Date: Jan 23, 2013 11:39 AM Author: Jesse F. Hughes Subject: Re: ZFC and God WM <mueckenh@rz.fh-augsburg.de> writes:

> On 23 Jan., 14:36, "Jesse F. Hughes" <je...@phiwumbda.org> wrote:

>> WM <mueck...@rz.fh-augsburg.de> writes:

>

>> > I know. But if you have read the discussion, you have seen that two

>> > matheologians claim just this. Why do they? Because they cannot answer

>> > the question: What paths are (as subsets of the set of nodes) in a

>> > Binary Tree that is the union of all its levels? Are there only the

>> > finite paths? Or are there also the infinite paths?

>> > Try to answer it, and you will see that you need the omegath level or

>> > must confess that it is impossible to distinguish both cases. Hence,

>> > Cantor's argument applies simultaneously to both or to none.

>>

>> I'm not interested in the web-published claims of two individuals on a

>> different topic than we're discussing.

>

> You are in error. Pause for a while and think it over.

I will not be distracted from the topic at hand until we've completed

the discussion.

>>

>> Once again, let me remind you what you claimed. You claimed ZF was

>> inconsistent, and in particular that ZF proves that the union

>>

>> U_n {1,...,n}

>>

>> is both finite and infinite.

>>

>> Now, we've had two competing definitions of infinite in this

>> particular discussion.

>>

>> (1) A set S is infinite if there is no natural n such that |S| = n.

>>

>> (2) A set S is infinite if it contains a number greater than every

>> natural n.

>>

>> The first definition is what mathematicians almost always mean, and

>> they *never* mean the second, but this is mere semantics. Let's talk

>> results.

>

> You are right, mathematicians prefer (1). But matheologians use (2).

> An infinite set contains a number of elements, at least aleph_0, which

> is greater than every finite number.

You seem to have changed claims here.

Which of the following do you claim ZF proves?

(1) The set U_n {1,...,n} contains an element k greater than every

finite number.

(2) The set U_n {1,...,n} has cardinality greater than every finite

number.

The second is not controversial, and the first is unproved.

>>

>> We both agree that, using definition (1), the above union is infinite

>> and (I think) we agree that we cannot show it is finite (=not

>> infinite). If I'm mistaken on this point, then please show me.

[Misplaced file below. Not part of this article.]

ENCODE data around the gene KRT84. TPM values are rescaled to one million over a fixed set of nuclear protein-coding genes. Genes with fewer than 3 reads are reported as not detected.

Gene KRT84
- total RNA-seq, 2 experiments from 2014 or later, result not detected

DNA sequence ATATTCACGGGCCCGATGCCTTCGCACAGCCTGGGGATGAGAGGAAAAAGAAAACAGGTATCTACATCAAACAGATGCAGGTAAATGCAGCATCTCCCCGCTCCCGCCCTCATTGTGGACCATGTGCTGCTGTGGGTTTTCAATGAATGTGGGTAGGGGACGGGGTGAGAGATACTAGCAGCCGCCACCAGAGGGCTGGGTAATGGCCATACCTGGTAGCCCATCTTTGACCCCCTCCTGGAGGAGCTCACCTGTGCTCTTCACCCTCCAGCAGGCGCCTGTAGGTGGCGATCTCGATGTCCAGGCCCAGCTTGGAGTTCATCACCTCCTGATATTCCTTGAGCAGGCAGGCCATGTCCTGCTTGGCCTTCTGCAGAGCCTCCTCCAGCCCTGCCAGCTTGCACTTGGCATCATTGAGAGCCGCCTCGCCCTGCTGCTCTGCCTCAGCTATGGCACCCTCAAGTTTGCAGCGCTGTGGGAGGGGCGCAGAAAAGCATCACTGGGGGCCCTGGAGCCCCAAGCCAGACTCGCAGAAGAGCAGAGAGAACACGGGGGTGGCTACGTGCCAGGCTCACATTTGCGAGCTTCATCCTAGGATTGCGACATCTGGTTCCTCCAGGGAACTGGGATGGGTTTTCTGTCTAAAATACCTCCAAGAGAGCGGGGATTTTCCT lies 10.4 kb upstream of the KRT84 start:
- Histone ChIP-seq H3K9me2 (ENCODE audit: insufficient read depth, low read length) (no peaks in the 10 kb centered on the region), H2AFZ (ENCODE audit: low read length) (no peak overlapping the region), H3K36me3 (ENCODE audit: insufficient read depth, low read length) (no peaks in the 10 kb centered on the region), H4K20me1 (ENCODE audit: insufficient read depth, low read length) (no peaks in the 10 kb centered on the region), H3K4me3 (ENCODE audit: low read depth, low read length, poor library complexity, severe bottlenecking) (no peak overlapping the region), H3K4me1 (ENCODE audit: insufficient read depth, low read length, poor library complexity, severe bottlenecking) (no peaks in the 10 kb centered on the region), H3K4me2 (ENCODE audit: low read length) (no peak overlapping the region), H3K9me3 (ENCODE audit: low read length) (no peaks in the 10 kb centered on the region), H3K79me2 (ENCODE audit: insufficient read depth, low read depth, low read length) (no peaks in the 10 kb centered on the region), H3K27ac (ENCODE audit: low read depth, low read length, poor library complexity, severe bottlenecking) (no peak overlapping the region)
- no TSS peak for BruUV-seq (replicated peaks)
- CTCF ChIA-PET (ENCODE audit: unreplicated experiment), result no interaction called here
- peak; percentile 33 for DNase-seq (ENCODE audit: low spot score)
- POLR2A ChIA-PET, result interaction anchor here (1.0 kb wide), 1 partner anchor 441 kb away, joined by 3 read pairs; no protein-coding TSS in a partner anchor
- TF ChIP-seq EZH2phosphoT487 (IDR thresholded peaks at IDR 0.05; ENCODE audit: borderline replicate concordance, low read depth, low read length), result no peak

>>

>> On the other hand we both agree that, per definition (2), the union is

>> "finite", but I have seen no contradiction result, since you have not

>> shown that the union is "infinite" in this sense. Nor can you find a

>> single publication in which a mathematician has claimed the union

>> above (i.e., the set N of natural numbers) contains an element larger

>> than every natural.

>

> You confuse the things. ZF claimes that the *number of elements* is

> larger than every finite number. Just this causes the contradiction. A

> union of finite initial segments cannot have a number of elements that

> is larger than every finite number.

Perhaps I misunderstood you then, but let's work with this. Here's

the new contradiction you claim ZF proves, correct?

(1) |U_n {1,...,n}| > k for every natural number k.

(2) |U_n {1,...,n}| is not greater than every natural number k.

More precisely, when we say "the number of elements of S is k", we

mean nothing more or less than "|S| = k", right? And thus we are back

to the claim that ZF proves both of the following statements:

(1) (Ak in N)(|U_n {1,...,n}| > k)

(2) NOT (Ak in N)(|U_n {1,...,n}| > k)

We may take the proof of (1) for granted. I will ask once again for a

proof of (2). I don't want to talk about paths. I don't want to

discuss anything aside from a proof of (2). Please show me that

argument or explain to me where I misinterpreted your claim and let's

move on with this discussion.

--

Jesse F. Hughes

Playin' dismal hollers for abysmal dollars,

Those were the days, best I can recall.

-- Austin Lounge Lizards, "Rocky Byways"